No idea whether something like this could work. We did a quick Google search to find out if folks had actually studied the impact of horrible packaging on smoking habits and didn’t come up with anything, maybe because no government has tried it before. But if countries, like Australia, are already researching the effects of plain design — and we assume they are — they might as well take it a step further and look into whether bad design can be used for public good.

[Images courtesy of Jennifer Noon; hat tip to Packaging of the World]

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  • Onerubbersoul

    My father used to call cigarettes 'coffin nails' when he started the age of 12. Every smoker knows smoking is dangerous and addictive. So light if you got 'em...if you can find a smoke-friendly place to smoke 'em.

  • kimberly kay devine

    This is an interesting concept, however I do think the only way it would work is to market it to the portion of the population which is making the effort to quit smoking.  I used to smoke, I purchased all typoes of things to quit smoking and I think I would have bought this, and it would have worked.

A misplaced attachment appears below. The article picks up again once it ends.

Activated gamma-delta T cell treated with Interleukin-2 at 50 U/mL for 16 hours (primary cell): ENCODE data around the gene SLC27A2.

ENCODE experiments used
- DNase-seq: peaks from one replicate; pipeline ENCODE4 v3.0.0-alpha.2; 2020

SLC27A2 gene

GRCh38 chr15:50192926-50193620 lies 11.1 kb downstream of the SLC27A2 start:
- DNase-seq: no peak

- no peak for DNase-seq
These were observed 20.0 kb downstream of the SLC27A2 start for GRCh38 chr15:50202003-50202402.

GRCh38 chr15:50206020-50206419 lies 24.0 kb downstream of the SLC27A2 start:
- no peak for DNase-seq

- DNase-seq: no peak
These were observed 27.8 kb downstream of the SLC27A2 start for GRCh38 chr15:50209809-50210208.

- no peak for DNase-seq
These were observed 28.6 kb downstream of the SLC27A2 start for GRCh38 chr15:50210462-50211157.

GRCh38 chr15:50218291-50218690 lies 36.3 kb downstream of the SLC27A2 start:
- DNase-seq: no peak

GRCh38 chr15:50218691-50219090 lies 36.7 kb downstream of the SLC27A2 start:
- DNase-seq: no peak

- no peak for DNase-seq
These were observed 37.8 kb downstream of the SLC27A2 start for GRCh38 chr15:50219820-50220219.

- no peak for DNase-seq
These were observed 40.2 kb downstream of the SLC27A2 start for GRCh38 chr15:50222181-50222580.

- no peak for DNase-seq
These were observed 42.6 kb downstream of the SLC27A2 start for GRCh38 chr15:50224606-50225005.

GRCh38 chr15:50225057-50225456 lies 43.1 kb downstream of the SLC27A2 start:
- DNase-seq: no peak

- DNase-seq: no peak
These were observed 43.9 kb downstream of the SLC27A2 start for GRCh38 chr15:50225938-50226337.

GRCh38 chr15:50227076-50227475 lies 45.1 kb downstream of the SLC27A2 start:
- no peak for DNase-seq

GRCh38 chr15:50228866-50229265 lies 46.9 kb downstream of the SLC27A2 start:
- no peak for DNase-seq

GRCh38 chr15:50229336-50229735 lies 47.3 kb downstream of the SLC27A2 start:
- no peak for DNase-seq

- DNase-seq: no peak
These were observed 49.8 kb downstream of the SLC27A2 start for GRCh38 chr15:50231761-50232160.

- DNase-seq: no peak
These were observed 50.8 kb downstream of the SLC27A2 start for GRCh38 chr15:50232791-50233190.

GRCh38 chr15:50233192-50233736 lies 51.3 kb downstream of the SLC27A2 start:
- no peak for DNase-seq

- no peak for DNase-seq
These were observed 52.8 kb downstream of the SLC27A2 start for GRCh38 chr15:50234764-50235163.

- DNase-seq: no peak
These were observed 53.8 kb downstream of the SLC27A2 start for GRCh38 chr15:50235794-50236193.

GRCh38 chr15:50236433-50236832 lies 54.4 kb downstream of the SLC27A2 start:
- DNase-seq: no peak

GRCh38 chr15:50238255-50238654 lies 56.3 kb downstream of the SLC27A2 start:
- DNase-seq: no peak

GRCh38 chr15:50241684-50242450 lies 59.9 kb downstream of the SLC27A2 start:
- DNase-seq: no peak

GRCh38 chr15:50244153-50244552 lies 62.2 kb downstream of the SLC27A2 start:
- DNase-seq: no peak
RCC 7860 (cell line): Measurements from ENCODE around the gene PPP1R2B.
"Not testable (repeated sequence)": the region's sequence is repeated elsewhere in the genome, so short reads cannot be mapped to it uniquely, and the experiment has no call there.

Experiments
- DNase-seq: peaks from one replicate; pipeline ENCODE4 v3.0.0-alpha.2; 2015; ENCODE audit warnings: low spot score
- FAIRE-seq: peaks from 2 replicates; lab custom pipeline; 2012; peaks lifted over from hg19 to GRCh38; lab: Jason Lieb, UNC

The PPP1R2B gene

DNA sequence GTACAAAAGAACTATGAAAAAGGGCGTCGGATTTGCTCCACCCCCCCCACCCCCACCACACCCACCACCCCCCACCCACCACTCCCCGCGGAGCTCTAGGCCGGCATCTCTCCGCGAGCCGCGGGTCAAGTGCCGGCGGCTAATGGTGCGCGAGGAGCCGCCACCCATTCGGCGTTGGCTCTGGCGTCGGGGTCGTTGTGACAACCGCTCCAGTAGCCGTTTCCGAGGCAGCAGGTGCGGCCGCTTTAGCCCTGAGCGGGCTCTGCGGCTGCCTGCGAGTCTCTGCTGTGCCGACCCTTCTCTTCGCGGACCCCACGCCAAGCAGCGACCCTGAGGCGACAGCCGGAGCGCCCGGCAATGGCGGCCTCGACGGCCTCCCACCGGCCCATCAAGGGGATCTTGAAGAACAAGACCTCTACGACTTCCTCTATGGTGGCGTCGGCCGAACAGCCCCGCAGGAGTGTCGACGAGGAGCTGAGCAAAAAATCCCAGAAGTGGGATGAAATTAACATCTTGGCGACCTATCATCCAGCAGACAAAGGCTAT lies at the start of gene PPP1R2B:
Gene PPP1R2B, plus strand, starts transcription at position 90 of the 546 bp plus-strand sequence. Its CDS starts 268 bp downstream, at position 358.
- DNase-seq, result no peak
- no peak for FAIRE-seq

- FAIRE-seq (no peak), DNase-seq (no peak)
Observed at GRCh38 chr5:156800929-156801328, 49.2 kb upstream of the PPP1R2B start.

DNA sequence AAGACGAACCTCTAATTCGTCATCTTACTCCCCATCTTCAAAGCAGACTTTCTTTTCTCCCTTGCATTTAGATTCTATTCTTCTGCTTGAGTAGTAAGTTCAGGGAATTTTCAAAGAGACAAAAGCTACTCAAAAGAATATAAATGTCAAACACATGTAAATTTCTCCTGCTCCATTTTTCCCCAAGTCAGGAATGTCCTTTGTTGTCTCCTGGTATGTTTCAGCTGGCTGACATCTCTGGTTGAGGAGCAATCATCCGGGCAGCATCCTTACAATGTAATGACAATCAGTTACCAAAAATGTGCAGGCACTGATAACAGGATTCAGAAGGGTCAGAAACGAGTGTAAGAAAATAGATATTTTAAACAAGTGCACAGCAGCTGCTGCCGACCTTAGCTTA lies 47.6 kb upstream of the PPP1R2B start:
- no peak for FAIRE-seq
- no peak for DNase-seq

Governments mandating will only create an economic stir with companies and people getting around it and the whole process would be an enormous waste of money.

    The only clear positive course is to market to quiting smokers.

  • Dave Foster

    And here comes a personal cigarette case revival, to take the cigarettes out of those horrible boxes and carry them in something pretty and individual instead.

  • Michael Ashton

    Australia has been printing foul images on cigarette packets for years. The USA should catch up!

  • Rod Alanis

    The key questions in my head are who's the primary target here - young, casual/social smokers looking to quit? Is this part of a larger, integrated effort?  The psychology of change is an elusive critter - particularly when it comes to smoking. Kudos to the designers for their efforts here - everything speaks.

  • Per Lind